U.S. Bancorp Stock Has Been Meh This Year. Here’s Why One Investor Is in on It. – Barron’s

Written by Amanda

U.S. Bancorp Stock Has Been Meh This Year. Here’s Why One Investor Is in on It.  Barron’s

U.S. Bancorp is one of the largest regional banks in the country.

Luke Sharrett/Bloomberg

Shares of U.S. Bancorp have returned about 1% this year, trailing the Invesco KBW Bank exchange-traded fund’s return by about one percentage point. That’s nothing to write home about.

Still, Michael Liss, senior portfolio manager at American Century Investments, isn’t put off. He ascribes the large regional bank’s lackluster performance to it being less dependent on rising interest rates than many other banks are.

“We are not looking for the bank that has the most leverage to interest rates because when interest rates go the other way, that bank [stock] will get creamed,” says Liss, who holds U.S. Bancorp (ticker: USB) in several portfolios, including the firm’s equity-income and value funds.

He characterizes the Minneapolis-based company as “the highest-quality super-regional large bank out there.”

Conventional wisdom holds that banks benefit from rising interest rates. That’s because what they earn on their assets, notably loans, should go up faster than what they pay on their liabilities, including deposits. The spread—or net interest income—should widen.

Yet while U.S. Bancorp will benefit when the Federal Reserve begins to raise short-term interest rates in the near future—its net-interest income totaled nearly $3.2 billion in the fourth quarter—it also had a big contribution from noninterest income, including fees. Business lines such as credit cards, card processing for merchants, wealth management, and trust banking chipped in about $2.5 billion.

“They have a very diversified revenue stream,” says Liss. That’s “so important because when there’s a downturn, this bank’s earnings usually hold up better relative to most banks out there.”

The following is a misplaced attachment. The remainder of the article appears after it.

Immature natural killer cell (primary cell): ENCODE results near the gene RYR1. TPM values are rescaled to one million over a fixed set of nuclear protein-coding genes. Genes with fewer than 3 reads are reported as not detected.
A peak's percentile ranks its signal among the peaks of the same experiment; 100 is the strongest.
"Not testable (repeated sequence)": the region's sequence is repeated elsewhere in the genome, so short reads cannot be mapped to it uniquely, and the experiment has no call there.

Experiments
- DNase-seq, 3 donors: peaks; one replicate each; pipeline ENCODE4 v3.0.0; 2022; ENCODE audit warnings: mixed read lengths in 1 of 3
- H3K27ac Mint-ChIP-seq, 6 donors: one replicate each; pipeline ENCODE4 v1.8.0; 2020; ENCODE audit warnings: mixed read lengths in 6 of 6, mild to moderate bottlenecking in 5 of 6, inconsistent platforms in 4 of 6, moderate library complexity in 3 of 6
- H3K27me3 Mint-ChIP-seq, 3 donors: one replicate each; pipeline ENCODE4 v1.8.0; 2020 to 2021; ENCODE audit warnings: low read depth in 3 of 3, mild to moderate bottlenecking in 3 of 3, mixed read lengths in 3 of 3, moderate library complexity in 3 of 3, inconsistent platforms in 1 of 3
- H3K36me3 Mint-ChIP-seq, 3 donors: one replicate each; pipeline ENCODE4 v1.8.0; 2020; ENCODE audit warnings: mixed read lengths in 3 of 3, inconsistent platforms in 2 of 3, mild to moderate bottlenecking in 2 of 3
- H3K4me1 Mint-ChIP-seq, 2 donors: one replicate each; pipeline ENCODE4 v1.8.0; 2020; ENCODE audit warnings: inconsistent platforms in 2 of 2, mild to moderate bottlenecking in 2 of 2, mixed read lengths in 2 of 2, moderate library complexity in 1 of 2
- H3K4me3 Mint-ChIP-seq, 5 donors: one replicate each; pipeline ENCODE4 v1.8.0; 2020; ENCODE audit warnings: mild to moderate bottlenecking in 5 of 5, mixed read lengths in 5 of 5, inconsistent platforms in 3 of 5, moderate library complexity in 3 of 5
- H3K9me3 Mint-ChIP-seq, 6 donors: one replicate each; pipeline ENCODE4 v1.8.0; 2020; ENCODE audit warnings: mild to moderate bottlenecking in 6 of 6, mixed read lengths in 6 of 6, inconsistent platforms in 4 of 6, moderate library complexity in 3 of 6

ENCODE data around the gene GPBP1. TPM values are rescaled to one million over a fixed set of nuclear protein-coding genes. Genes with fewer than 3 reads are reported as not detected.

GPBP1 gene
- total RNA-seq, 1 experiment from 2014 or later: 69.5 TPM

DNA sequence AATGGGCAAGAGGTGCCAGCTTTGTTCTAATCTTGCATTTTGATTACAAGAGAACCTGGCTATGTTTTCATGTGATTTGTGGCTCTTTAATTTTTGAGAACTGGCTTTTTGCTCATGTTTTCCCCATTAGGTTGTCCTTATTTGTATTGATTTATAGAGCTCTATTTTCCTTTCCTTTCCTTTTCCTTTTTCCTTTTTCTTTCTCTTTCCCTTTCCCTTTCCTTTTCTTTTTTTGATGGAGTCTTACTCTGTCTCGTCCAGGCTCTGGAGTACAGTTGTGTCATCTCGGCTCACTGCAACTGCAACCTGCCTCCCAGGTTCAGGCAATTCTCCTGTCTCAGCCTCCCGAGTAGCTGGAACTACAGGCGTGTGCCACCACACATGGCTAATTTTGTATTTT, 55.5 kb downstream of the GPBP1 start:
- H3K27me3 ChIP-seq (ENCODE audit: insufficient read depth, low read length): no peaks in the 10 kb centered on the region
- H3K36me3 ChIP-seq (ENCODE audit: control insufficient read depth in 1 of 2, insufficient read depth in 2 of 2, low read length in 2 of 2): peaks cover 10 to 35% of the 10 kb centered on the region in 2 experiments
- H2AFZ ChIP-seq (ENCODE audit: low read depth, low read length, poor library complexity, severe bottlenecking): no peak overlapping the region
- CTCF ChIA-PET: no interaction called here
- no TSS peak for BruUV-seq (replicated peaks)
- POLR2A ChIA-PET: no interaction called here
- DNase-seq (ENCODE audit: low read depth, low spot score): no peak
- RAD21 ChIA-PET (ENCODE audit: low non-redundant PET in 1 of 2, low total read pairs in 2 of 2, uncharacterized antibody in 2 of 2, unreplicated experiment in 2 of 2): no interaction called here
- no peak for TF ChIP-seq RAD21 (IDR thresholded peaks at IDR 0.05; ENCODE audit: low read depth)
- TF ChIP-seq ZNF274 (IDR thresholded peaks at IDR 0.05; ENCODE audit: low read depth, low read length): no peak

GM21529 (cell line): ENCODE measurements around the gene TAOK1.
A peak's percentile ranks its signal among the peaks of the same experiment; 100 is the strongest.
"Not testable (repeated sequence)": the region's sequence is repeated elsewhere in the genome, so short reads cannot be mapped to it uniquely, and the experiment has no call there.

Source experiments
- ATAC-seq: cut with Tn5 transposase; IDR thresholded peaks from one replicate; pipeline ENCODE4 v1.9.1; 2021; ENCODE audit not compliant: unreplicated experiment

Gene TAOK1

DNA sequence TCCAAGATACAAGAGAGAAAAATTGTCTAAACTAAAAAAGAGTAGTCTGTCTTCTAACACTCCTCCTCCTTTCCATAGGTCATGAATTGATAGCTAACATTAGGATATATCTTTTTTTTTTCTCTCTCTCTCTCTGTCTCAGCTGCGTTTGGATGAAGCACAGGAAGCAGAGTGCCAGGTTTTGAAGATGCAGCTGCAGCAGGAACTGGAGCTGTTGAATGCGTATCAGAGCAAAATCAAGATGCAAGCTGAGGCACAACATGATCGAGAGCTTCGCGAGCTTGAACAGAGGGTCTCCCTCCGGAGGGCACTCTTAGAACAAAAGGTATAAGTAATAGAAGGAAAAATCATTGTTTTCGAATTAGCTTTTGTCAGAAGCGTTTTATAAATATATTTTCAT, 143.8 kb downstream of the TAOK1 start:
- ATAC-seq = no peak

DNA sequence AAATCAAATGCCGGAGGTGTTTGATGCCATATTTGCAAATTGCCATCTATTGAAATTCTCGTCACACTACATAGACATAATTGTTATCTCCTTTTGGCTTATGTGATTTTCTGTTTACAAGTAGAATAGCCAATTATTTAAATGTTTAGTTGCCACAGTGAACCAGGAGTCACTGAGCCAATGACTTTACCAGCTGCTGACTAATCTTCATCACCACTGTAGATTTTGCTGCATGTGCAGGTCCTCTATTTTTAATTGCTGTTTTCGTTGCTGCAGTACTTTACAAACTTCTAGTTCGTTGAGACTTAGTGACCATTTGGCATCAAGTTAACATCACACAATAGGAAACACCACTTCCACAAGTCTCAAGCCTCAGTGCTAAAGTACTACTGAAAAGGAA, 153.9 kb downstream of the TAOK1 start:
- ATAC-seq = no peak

With assets totaling $573 billion as of Dec. 31, U.S. Bancorp isn’t as big as, say, JPMorgan Chase (JPM) at $3.7 trillion recently. But Liss notes that U.S. Bancorp is one of the largest regional banks in the country with plenty of scale and the resources to make a big investment in technology—including digital banking.

He also points to what he considers to be a conservative loan underwriting culture and strong capital levels as reasons for holding the stock. Credit quality remains good, as evidenced by a net charge-off ratio of 0.23% in 2021, down from 0.58% the previous year.

A sweetener for investors is that the shares were recently yielding 3.3%. Last year the company declared dividends totaling $1.76 a share on earnings of $5.10 a share—a reasonable payout ratio of about 35%.

“They are not stretching to pay that by any means,” says Liss.

Another positive sign to Liss is that the company’s average total loans grew by 2% in the fourth quarter compared with the previous three months. He expects that to pick up as the economy continues to reopen following the pandemic.

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Underwriting more loans isn’t the only avenue for growth. Another is mergers and acquisitions.

U.S. Bancorp is planning to acquire MUFG Union Bank’s core regional banking franchise in a stock and cash deal expected to cost about $8 billion, according to U.S. Bancorp.

At $56.53 recently, the stock changed hands at around 13 times the consensus FactSet 2022 earnings estimate of $4.36 a share—neither cheap nor expensive, as Liss views it.

He thinks the stock should offer a return of about 10% over the next 12 to 24 months, dividends included.

That’s not all that exciting but “It offers a better risk-reward relative to a lot of other options,” Liss says.

Write to Lawrence C. Strauss at lawrence.strauss@barrons.com

Source: barrons.com

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